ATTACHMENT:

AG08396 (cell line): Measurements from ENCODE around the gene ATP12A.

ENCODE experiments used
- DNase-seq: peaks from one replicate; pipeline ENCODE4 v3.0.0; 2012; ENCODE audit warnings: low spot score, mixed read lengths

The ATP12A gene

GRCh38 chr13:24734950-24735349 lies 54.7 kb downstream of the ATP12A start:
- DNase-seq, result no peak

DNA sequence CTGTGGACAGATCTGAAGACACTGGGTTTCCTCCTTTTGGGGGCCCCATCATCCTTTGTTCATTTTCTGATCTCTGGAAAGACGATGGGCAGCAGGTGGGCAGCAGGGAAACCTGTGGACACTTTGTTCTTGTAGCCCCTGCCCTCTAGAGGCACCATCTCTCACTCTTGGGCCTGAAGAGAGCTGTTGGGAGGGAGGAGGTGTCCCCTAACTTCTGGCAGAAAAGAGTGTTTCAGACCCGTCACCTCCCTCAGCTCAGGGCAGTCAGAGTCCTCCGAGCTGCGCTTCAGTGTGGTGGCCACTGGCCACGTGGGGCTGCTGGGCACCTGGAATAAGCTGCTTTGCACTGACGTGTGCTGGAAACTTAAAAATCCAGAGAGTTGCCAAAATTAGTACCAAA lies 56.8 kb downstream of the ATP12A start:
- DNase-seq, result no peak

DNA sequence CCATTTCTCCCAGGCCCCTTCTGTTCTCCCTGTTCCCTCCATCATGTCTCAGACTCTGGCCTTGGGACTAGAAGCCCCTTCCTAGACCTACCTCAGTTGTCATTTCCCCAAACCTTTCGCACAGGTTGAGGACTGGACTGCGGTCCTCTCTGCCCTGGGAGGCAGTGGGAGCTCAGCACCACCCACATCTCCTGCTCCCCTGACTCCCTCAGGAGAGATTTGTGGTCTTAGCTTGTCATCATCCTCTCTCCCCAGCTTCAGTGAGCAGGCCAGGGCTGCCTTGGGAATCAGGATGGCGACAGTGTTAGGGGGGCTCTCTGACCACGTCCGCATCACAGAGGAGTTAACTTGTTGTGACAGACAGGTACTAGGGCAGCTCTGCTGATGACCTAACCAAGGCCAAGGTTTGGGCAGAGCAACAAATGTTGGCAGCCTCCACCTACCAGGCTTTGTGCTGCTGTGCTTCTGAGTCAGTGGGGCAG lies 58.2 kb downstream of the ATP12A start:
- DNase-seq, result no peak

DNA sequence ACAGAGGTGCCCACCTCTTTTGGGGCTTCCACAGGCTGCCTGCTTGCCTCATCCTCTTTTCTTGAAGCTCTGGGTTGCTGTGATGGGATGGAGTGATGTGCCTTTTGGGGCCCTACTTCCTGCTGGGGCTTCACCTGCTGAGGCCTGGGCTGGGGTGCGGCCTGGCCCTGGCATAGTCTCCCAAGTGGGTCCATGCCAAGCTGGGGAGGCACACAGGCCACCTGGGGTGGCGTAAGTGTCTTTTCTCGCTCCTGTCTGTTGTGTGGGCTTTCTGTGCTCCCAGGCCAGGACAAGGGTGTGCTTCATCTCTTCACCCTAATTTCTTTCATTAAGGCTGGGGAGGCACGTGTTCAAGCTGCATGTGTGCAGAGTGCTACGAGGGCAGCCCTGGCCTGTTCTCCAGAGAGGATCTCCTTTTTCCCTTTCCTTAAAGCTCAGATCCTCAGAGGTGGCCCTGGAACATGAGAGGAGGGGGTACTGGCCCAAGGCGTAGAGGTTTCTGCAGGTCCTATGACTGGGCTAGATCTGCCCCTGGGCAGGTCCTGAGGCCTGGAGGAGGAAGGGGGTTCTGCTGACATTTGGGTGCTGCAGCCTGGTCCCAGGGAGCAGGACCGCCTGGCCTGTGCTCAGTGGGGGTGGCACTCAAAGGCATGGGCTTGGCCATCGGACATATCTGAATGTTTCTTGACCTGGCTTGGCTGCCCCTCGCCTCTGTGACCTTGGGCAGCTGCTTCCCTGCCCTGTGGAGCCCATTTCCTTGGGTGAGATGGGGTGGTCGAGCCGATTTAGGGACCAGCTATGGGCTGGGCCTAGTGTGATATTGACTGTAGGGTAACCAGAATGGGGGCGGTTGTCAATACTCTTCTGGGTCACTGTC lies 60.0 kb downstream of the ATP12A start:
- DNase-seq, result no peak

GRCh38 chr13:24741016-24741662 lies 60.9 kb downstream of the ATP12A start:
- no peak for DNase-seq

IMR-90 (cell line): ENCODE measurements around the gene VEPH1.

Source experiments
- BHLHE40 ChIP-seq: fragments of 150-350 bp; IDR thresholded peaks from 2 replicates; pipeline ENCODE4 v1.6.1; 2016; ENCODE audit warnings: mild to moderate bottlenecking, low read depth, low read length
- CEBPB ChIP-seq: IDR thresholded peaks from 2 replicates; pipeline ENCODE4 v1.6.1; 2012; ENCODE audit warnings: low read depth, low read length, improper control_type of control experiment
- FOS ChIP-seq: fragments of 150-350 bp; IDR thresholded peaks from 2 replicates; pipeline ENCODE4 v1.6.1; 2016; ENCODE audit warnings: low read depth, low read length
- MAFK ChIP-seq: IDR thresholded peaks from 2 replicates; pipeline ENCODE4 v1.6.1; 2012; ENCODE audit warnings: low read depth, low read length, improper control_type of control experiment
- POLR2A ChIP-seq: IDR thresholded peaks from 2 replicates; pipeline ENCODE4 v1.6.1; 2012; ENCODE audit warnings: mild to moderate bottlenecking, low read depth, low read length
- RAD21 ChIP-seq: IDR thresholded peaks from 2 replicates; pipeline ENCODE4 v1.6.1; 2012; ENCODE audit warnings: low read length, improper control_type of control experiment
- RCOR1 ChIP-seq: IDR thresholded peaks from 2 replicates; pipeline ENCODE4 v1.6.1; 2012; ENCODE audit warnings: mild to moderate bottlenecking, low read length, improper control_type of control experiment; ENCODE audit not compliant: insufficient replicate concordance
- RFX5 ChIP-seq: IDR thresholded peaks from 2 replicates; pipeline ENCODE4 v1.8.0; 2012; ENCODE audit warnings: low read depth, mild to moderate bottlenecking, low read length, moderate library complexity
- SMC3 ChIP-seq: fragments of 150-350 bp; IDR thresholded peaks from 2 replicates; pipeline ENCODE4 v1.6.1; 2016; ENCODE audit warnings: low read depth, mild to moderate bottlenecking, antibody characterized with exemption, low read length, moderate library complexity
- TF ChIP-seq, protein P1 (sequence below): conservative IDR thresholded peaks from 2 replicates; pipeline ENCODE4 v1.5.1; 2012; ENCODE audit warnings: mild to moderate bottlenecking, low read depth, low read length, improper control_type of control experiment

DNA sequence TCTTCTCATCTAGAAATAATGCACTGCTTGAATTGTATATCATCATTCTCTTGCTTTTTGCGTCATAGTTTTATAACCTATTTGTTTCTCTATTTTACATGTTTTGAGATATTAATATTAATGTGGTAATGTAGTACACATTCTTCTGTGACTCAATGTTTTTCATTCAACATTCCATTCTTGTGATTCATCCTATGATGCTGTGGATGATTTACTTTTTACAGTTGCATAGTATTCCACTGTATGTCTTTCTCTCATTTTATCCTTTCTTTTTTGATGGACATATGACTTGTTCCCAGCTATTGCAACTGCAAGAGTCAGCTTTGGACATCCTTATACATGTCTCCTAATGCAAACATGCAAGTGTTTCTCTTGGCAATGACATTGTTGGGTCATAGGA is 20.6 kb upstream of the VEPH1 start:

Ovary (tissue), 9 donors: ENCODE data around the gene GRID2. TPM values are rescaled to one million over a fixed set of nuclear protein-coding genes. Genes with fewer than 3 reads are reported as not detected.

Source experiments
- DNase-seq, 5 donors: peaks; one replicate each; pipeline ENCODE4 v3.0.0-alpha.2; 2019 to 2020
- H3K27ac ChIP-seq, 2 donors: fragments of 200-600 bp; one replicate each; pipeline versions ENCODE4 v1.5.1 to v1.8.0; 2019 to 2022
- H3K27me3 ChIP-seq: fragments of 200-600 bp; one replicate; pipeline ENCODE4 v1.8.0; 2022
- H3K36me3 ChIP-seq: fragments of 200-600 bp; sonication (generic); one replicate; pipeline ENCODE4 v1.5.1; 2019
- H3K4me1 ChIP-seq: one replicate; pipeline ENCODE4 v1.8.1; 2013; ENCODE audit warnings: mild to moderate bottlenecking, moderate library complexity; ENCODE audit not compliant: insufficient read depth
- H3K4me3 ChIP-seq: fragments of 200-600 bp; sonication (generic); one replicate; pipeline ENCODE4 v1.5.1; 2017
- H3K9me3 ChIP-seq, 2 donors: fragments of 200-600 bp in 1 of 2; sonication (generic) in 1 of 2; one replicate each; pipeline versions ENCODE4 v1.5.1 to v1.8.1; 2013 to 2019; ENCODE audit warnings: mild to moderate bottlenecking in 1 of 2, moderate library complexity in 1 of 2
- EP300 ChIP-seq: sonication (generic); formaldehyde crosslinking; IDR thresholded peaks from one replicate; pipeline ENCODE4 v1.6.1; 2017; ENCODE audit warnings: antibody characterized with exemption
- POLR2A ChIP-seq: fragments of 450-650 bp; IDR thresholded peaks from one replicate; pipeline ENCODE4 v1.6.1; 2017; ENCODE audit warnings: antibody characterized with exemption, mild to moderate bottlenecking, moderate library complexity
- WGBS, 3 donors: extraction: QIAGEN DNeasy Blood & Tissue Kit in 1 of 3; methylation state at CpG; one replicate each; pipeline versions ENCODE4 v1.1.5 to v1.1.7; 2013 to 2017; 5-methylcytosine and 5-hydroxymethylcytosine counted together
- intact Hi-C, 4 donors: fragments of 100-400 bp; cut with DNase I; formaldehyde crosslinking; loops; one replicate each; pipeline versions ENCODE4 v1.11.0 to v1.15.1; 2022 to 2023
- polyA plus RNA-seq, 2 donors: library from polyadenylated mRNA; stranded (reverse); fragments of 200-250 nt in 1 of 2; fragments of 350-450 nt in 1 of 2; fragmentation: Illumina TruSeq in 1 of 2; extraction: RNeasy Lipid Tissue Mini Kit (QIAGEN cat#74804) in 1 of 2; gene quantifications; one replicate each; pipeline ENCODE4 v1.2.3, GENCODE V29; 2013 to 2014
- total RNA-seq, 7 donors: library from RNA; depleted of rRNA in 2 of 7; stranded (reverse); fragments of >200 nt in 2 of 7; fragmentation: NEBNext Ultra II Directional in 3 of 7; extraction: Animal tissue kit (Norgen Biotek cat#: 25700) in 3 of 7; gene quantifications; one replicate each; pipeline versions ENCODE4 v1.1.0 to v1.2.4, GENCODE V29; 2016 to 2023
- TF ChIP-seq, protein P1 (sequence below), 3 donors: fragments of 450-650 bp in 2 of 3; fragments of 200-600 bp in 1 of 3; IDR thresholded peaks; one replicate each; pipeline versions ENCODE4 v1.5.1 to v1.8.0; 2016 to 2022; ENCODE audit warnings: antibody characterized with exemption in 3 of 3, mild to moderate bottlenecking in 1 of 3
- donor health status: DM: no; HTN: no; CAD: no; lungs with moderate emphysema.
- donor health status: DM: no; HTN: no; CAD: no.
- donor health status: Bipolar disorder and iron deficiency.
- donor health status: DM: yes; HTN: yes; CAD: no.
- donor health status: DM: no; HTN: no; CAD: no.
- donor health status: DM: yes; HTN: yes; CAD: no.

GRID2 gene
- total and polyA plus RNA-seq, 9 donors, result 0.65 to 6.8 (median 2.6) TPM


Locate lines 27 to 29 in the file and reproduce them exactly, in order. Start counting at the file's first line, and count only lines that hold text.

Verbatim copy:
DNA sequence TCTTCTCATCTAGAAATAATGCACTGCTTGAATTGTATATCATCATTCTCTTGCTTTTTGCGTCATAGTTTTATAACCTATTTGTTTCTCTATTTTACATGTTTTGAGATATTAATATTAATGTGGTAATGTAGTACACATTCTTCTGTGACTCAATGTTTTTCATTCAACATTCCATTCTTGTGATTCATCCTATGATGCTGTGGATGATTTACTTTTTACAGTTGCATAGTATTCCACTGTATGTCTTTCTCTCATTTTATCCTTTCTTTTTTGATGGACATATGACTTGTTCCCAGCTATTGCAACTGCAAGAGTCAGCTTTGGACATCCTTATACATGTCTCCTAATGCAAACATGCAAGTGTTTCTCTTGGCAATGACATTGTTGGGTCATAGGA is 20.6 kb upstream of the VEPH1 start:

Ovary (tissue), 9 donors: ENCODE data around the gene GRID2. TPM values are rescaled to one million over a fixed set of nuclear protein-coding genes. Genes with fewer than 3 reads are reported as not detected.

Source experiments